Tanning Beds/Tanning Booths

Our team of professionals and staff believe that informed patients are better equipped to make decisions. In addition, medical information found on the web is not always accurate or credible. For your personal use, we have created an extensive patient library covering an array of educational topics, which you may search using the text box at the bottom of this page. Browse through these diagnoses and treatments to learn more about topics of interest to you. 

As always, you can contact our office to answer any questions or concerns. 

Guide To Sunscreen:
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Best Moisturizers with SPF
Hall-of-Shame
 

 

Educational video: Dear 16-year-old Me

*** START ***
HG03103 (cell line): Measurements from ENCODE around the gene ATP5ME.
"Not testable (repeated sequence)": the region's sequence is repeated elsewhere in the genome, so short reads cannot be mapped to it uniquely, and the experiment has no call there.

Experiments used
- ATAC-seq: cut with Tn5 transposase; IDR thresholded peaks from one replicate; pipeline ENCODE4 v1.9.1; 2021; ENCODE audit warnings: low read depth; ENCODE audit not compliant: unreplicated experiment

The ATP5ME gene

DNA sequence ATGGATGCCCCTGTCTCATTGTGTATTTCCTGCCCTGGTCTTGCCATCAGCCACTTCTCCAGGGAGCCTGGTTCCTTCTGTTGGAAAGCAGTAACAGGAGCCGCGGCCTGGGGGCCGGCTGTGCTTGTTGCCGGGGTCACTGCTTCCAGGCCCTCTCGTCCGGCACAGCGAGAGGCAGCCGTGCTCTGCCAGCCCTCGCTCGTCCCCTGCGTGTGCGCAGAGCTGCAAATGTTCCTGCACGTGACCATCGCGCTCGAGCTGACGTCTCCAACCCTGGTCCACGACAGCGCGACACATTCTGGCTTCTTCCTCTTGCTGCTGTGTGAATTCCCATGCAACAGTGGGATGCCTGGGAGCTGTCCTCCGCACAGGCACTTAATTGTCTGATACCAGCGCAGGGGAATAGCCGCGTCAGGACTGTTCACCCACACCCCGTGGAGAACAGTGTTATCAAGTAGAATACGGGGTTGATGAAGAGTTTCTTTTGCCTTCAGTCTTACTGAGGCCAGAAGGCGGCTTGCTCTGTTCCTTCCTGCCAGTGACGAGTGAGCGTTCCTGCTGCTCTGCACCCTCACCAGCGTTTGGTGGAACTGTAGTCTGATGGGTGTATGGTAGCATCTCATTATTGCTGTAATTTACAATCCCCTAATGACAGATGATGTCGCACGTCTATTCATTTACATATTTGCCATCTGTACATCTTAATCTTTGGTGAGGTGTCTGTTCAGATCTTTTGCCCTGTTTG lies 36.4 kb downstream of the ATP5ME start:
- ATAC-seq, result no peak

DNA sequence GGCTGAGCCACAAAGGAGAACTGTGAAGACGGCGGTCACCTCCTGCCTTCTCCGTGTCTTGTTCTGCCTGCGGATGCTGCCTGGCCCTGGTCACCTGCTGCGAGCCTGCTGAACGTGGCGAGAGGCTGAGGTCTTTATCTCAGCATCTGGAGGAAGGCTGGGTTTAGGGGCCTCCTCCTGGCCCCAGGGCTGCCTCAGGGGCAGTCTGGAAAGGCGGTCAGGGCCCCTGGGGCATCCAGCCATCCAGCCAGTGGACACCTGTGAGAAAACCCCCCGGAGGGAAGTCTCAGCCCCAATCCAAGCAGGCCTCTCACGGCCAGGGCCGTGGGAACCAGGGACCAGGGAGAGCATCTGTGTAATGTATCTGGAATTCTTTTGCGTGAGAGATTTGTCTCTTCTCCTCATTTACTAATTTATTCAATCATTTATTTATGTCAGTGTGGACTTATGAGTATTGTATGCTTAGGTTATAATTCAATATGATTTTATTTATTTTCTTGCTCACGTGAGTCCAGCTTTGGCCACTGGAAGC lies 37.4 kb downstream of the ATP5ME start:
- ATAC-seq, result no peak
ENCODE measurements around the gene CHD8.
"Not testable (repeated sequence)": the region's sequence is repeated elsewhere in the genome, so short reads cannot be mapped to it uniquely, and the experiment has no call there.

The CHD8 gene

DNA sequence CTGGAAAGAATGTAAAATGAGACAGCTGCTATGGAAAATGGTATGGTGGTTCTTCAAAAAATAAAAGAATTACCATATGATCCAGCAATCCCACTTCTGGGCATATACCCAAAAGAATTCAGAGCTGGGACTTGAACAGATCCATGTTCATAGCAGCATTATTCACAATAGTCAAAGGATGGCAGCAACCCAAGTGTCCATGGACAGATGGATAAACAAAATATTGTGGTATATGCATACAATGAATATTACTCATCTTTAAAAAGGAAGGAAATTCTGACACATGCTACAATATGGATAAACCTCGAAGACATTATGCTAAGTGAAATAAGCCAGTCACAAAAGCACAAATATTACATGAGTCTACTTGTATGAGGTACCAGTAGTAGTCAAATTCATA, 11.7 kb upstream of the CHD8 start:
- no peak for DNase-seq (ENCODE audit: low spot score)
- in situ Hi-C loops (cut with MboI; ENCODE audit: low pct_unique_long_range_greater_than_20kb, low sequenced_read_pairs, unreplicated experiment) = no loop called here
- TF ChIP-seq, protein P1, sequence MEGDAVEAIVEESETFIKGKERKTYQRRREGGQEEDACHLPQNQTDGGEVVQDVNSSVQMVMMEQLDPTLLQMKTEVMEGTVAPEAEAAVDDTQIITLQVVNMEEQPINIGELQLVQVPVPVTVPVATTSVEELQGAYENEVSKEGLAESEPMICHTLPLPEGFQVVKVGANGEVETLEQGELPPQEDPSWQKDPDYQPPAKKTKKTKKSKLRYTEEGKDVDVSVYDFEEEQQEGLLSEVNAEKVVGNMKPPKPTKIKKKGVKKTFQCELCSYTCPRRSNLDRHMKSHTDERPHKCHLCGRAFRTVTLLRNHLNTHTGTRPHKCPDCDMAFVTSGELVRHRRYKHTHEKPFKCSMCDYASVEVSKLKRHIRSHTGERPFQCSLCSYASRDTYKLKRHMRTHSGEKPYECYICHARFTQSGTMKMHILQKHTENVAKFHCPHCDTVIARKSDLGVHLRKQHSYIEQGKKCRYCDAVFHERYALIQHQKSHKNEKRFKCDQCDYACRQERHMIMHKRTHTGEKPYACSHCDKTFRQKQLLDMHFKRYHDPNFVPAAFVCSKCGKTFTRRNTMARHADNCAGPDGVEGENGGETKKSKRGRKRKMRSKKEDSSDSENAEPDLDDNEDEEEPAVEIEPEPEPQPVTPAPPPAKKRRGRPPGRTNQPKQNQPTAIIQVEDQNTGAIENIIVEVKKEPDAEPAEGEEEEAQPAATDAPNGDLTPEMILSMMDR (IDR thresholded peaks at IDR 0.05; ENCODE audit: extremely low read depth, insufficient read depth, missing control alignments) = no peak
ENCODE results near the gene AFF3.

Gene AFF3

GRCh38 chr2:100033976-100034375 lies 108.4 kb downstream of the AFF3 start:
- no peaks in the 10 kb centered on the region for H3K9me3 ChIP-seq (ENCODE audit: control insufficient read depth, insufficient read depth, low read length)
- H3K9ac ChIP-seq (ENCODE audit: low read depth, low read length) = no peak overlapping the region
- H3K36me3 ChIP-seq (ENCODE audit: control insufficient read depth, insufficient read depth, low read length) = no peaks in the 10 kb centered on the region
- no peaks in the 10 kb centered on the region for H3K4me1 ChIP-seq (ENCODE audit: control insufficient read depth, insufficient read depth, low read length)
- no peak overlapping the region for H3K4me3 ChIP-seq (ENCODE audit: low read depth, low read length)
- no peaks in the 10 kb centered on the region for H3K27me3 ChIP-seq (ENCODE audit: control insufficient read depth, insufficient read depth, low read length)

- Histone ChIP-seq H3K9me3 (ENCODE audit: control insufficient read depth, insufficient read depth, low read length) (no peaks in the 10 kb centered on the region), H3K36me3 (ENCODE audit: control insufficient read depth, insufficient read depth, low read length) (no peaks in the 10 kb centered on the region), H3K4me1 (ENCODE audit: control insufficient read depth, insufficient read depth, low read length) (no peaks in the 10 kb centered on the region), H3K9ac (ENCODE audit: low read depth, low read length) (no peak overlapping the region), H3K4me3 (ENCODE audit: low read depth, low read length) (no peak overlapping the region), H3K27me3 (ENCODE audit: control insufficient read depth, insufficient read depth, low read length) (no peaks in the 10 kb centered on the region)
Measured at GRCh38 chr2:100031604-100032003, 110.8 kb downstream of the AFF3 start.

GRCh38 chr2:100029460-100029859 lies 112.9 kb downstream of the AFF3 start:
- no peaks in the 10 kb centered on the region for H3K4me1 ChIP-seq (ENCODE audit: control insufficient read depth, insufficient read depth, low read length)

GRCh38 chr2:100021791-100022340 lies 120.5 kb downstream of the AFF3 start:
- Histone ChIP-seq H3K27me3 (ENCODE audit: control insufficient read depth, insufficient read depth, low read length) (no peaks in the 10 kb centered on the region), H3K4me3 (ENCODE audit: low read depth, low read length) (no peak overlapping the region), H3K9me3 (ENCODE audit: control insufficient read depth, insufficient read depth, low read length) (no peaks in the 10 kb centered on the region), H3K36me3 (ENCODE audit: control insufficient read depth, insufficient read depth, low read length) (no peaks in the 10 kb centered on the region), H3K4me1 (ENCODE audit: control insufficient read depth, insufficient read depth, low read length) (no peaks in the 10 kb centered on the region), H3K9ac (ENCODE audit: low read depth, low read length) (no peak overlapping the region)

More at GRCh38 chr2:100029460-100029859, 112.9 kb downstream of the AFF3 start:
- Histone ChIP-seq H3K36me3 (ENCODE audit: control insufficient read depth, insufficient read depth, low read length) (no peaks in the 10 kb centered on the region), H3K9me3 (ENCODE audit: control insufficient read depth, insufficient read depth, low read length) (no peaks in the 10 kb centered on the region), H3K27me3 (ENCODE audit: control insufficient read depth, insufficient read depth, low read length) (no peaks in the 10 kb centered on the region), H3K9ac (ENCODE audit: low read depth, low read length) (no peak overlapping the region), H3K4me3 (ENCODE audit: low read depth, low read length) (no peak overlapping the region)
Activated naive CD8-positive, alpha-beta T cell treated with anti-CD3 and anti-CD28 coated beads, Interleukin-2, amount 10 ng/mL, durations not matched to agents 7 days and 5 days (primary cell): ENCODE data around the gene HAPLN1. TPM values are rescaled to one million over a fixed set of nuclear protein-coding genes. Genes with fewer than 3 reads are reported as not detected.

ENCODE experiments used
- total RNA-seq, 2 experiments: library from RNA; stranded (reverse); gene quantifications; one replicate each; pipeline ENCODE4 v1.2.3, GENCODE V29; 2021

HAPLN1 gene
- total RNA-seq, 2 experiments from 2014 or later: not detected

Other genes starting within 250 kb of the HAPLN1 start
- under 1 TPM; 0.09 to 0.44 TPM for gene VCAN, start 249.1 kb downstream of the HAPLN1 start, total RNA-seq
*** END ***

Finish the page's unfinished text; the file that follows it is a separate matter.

Educational video: Mohs Surgery

According to the American Academy of Dermatology and the U.S. Department of Health and Human Services, ultraviolet (UV) radiation from tanning beds, tanning booths and sun lamps are known carcinogens (cancer-causing substances). Exposure to UV radiation during indoor tanning has been proven to increase the risk of all skin cancers, including melanomas, squamous cell carcinomas and basal cell carcinomas. In fact, the risk of melanoma increases by 75 percent when indoor tanning devices are used before the age of 30. The UV radiation during indoor tanning also leads to skin aging, hyper - and hypopigmentation, immune suppression and eye damage, such as cataracts.

Therefore, the use of tanning beds, tanning booths and sun lamps is not recommended by dermatologists.